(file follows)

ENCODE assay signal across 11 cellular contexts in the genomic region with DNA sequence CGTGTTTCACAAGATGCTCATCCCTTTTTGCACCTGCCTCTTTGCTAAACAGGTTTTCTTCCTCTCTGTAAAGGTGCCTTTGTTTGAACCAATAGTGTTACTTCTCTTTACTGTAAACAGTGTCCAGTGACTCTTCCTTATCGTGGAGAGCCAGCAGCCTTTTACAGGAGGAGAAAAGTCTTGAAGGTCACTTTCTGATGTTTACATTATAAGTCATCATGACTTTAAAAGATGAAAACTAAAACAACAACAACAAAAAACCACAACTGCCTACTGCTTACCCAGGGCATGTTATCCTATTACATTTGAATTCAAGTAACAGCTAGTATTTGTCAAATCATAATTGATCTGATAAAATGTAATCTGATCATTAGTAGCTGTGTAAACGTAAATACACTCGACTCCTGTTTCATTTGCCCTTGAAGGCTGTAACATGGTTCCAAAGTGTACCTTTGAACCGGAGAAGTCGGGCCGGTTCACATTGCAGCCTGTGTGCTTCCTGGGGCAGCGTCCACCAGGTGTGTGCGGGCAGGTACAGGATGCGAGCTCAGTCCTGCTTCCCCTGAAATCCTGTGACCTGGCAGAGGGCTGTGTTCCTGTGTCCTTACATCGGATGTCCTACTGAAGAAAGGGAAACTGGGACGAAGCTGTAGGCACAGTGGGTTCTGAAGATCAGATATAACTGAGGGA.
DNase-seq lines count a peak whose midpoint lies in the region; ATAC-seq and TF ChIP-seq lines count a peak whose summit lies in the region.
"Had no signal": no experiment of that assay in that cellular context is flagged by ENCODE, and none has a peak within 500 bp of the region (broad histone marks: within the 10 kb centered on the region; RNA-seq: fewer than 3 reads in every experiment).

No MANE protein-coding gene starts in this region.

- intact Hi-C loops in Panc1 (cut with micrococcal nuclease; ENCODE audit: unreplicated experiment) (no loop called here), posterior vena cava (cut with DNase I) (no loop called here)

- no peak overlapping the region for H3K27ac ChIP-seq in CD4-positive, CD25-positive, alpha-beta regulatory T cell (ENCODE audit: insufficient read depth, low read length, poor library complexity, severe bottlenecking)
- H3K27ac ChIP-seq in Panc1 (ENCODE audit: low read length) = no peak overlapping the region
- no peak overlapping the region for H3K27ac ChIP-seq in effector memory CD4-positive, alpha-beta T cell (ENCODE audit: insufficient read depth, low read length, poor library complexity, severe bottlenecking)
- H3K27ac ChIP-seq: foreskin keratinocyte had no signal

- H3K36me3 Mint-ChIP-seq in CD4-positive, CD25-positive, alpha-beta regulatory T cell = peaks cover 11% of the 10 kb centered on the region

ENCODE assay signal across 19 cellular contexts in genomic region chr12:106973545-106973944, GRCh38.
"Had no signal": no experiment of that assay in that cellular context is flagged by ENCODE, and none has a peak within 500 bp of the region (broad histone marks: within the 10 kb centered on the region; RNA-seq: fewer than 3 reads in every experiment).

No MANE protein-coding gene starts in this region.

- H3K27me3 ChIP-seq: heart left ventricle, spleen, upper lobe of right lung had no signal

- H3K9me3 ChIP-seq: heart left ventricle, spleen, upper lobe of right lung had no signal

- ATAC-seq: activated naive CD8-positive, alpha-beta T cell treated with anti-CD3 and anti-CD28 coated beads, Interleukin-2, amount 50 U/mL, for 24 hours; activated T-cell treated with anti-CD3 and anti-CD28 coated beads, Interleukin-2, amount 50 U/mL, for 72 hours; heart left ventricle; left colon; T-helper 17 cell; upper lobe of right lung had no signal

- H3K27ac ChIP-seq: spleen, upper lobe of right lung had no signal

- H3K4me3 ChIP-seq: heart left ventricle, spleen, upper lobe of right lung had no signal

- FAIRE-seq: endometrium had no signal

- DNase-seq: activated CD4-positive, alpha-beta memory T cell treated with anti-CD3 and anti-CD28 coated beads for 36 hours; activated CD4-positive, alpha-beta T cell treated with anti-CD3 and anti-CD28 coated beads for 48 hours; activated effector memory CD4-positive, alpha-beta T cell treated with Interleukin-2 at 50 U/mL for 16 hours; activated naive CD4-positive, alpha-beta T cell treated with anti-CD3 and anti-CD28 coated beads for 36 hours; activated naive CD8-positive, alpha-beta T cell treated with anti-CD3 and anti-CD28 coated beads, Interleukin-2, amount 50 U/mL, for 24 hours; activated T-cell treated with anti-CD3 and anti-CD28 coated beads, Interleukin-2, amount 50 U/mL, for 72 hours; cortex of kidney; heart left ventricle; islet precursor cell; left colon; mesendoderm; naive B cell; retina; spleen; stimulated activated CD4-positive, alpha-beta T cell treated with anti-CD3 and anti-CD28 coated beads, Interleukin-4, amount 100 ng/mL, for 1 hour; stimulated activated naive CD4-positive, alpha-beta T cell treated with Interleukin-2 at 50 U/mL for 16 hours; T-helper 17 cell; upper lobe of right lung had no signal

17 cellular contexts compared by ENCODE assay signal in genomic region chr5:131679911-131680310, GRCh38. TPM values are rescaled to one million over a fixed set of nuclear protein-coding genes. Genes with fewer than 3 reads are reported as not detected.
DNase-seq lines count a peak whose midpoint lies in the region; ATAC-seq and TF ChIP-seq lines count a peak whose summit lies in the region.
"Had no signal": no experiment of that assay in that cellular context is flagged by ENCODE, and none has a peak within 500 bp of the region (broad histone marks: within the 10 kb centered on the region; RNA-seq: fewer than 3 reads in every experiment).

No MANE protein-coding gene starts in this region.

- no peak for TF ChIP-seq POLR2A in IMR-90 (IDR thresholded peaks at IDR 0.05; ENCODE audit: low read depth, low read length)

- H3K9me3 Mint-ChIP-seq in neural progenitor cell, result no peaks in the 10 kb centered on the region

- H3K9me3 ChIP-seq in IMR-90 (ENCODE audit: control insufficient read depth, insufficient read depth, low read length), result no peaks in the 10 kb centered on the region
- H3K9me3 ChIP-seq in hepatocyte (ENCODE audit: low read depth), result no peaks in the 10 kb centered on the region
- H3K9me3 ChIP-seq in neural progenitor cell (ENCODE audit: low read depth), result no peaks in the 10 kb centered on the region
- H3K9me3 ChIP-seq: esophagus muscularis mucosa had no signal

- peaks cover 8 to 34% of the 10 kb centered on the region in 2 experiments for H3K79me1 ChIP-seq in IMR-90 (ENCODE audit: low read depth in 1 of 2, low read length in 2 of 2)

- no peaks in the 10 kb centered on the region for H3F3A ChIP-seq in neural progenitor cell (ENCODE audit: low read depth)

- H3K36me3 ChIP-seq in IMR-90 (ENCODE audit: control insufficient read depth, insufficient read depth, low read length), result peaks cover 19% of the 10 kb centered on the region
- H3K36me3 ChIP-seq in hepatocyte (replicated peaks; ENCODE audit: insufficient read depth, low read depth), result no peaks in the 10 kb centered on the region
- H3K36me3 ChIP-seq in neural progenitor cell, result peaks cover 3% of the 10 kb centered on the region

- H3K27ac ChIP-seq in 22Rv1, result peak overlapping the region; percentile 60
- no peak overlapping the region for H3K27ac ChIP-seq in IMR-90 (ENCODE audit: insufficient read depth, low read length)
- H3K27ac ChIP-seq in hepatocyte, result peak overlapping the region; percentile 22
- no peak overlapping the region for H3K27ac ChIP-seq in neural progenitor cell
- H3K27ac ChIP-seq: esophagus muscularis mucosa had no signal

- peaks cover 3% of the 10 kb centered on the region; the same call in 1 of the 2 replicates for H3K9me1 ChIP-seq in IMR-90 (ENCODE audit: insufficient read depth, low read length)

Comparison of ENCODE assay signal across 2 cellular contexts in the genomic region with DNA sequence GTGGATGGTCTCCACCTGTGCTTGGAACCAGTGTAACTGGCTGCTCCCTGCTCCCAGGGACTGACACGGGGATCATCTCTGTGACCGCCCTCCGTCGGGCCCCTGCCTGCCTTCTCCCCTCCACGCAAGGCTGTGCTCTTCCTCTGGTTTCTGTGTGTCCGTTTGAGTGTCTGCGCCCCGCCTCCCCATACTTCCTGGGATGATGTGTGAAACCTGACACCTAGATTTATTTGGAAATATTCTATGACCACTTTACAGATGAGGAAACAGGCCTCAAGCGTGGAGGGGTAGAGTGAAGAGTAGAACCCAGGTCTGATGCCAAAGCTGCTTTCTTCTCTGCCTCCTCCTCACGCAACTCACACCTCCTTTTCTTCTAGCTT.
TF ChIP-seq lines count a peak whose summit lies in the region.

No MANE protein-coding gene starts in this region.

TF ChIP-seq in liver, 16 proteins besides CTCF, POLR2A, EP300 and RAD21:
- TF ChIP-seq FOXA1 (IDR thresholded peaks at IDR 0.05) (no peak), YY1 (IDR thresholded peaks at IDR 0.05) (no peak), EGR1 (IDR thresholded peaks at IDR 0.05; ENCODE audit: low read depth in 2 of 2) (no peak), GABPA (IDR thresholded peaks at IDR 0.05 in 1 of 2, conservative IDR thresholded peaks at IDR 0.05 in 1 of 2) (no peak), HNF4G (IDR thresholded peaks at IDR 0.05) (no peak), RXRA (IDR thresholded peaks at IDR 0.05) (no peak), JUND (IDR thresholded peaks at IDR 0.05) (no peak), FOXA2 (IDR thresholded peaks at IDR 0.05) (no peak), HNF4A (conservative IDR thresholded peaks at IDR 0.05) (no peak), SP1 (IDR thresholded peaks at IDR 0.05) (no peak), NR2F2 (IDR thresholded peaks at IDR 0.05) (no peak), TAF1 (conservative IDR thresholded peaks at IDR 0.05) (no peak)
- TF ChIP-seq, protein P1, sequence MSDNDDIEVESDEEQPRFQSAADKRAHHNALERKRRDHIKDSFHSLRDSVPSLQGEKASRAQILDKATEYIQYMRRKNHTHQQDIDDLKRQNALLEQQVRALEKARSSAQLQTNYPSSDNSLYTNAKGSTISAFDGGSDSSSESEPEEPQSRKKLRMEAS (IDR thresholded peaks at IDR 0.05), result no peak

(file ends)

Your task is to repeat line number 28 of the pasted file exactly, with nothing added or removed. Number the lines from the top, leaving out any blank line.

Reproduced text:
- H3K9me3 ChIP-seq in hepatocyte (ENCODE audit: low read depth), result no peaks in the 10 kb centered on the region